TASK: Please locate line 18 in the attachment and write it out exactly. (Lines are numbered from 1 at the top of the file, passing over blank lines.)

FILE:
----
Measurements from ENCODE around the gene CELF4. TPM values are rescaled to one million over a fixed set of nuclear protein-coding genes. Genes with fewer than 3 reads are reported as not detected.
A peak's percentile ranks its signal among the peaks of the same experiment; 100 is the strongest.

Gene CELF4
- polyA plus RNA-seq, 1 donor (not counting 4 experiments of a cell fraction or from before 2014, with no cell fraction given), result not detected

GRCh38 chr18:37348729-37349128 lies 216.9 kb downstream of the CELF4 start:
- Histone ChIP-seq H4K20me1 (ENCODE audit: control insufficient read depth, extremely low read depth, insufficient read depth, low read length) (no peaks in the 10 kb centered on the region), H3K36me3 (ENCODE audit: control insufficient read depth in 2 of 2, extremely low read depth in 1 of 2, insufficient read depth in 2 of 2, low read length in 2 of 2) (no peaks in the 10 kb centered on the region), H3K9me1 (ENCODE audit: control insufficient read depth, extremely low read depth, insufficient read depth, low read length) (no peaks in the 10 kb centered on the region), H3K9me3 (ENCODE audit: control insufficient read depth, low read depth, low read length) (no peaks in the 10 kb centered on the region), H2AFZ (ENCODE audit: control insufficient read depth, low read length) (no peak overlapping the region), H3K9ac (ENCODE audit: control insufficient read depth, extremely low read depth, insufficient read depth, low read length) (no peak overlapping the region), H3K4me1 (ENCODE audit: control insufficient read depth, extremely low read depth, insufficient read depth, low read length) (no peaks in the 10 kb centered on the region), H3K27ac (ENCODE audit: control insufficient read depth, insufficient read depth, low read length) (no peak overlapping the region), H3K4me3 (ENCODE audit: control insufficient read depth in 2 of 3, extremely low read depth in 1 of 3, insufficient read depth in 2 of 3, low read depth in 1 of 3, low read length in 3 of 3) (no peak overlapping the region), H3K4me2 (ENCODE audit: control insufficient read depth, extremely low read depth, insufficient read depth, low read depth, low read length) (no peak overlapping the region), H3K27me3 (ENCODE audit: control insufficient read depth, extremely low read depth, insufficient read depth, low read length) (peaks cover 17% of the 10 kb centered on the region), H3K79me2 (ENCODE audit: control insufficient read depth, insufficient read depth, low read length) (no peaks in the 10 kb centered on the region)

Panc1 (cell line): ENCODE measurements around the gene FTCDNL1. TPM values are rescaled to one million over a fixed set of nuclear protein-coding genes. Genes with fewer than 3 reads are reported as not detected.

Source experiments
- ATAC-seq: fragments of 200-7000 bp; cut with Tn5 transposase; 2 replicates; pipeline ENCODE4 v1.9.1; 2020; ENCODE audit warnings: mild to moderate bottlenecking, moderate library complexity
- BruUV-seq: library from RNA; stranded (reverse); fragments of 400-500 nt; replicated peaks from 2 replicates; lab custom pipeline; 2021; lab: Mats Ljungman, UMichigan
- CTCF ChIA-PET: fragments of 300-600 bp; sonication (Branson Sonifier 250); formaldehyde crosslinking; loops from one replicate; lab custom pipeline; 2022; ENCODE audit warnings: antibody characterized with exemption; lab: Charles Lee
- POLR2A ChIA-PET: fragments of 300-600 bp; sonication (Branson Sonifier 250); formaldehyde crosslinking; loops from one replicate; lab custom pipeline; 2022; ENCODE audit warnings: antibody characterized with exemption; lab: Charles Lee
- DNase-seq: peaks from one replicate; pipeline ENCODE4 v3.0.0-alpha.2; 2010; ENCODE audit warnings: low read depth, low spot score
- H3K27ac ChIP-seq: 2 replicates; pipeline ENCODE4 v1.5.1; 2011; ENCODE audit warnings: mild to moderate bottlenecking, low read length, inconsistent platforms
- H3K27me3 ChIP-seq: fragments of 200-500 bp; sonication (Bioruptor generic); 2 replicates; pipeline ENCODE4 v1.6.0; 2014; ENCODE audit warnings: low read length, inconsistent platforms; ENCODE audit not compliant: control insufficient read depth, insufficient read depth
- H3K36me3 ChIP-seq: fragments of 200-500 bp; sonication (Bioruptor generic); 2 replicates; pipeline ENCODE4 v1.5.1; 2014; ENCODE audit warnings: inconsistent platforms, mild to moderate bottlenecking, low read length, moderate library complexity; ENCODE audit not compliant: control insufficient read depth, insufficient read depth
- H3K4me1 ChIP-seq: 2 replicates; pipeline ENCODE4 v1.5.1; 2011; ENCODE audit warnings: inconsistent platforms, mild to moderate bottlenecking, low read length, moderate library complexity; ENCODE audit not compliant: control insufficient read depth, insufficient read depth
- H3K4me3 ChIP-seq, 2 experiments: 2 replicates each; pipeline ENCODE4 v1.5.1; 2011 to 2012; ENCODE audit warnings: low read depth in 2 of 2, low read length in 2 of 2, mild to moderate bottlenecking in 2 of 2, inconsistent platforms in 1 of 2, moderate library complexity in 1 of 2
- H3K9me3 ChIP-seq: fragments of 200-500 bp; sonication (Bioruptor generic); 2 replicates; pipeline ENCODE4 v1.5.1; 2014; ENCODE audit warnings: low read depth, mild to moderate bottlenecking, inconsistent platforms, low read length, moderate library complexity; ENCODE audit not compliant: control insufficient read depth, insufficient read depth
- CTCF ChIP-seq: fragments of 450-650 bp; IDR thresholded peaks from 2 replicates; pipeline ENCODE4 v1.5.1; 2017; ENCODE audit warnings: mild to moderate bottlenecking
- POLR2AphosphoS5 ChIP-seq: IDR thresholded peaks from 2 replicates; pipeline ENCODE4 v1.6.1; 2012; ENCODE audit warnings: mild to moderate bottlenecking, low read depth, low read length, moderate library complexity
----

- H3K4me3 ChIP-seq, 2 experiments: 2 replicates each; pipeline ENCODE4 v1.5.1; 2011 to 2012; ENCODE audit warnings: low read depth in 2 of 2, low read length in 2 of 2, mild to moderate bottlenecking in 2 of 2, inconsistent platforms in 1 of 2, moderate library complexity in 1 of 2